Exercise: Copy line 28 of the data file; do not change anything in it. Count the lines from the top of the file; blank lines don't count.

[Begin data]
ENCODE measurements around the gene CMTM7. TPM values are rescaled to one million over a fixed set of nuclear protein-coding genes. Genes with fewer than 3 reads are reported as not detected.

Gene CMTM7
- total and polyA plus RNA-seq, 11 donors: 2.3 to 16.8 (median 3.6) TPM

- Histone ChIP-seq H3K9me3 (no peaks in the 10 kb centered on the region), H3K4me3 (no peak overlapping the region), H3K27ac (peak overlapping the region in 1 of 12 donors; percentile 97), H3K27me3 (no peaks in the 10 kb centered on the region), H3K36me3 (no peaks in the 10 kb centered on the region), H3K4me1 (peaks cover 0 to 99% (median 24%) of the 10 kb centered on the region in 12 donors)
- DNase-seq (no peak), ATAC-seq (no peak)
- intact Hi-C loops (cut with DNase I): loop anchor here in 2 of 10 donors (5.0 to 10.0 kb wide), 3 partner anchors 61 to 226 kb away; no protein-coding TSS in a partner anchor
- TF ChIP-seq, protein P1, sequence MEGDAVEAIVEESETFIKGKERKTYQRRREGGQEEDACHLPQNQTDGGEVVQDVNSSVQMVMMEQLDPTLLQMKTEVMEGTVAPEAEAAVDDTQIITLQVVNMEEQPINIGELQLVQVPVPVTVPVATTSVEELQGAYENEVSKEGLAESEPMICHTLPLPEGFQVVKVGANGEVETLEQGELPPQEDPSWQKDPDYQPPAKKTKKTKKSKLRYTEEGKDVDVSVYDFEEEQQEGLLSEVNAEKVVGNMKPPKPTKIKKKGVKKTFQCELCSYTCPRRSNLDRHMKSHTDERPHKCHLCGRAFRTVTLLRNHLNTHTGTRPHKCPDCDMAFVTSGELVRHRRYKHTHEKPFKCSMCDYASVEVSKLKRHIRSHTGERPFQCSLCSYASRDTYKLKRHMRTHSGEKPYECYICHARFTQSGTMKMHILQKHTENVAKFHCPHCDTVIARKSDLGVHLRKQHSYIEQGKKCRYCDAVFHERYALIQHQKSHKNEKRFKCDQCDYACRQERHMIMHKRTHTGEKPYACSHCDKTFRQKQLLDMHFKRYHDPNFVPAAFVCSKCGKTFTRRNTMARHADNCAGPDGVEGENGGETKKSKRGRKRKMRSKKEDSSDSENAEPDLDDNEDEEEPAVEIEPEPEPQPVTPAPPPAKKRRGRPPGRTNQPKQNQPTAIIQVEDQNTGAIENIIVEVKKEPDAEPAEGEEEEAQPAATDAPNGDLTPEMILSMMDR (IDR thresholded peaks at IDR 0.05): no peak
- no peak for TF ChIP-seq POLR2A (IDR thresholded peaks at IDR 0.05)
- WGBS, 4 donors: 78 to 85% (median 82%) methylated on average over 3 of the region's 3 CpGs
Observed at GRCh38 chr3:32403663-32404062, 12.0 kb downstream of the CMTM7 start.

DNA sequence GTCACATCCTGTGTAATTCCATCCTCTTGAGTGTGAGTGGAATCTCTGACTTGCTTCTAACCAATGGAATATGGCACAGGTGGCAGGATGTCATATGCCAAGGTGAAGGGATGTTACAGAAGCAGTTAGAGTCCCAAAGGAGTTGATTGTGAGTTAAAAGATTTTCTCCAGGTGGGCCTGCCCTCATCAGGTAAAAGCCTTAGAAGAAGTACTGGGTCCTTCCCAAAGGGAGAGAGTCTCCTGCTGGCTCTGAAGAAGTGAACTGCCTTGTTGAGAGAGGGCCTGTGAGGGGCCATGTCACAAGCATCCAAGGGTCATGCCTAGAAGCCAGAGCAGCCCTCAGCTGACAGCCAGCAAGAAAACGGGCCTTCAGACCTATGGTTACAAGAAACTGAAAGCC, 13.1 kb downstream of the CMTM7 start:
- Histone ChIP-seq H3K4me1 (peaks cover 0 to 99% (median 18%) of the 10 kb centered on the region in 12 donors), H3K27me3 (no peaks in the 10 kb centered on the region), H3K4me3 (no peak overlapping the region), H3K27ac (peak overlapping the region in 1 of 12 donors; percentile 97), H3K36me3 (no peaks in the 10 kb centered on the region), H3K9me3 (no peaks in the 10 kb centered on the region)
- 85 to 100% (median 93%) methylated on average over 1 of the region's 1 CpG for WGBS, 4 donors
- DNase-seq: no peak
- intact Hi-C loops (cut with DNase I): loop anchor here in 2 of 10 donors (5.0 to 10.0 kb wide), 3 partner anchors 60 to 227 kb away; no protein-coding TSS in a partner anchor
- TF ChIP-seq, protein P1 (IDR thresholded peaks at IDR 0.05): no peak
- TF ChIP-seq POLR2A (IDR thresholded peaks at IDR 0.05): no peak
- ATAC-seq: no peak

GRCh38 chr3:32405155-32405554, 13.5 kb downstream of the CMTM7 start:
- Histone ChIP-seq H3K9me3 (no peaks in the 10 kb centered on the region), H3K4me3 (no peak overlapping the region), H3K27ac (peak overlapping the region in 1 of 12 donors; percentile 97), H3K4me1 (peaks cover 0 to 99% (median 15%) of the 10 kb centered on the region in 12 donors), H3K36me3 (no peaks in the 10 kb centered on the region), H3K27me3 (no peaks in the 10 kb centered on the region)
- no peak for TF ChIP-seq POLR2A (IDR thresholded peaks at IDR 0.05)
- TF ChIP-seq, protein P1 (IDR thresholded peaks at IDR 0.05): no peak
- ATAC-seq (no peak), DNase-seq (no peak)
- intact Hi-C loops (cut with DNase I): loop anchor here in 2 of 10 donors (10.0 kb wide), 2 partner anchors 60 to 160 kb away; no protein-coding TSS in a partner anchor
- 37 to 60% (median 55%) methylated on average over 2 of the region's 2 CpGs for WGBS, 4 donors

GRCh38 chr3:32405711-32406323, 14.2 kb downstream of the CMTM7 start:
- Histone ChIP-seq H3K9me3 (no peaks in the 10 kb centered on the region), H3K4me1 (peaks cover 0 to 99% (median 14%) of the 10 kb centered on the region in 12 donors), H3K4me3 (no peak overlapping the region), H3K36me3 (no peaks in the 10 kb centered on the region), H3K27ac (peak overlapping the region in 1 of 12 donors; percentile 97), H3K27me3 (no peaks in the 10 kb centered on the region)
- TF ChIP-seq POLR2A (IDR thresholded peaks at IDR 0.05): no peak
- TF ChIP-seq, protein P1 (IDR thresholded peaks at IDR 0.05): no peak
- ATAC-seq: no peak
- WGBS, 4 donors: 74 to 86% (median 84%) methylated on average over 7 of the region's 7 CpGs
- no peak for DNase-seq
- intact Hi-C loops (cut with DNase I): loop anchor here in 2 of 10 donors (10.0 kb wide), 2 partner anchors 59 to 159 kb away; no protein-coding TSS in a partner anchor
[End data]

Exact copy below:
- TF ChIP-seq POLR2A (IDR thresholded peaks at IDR 0.05): no peak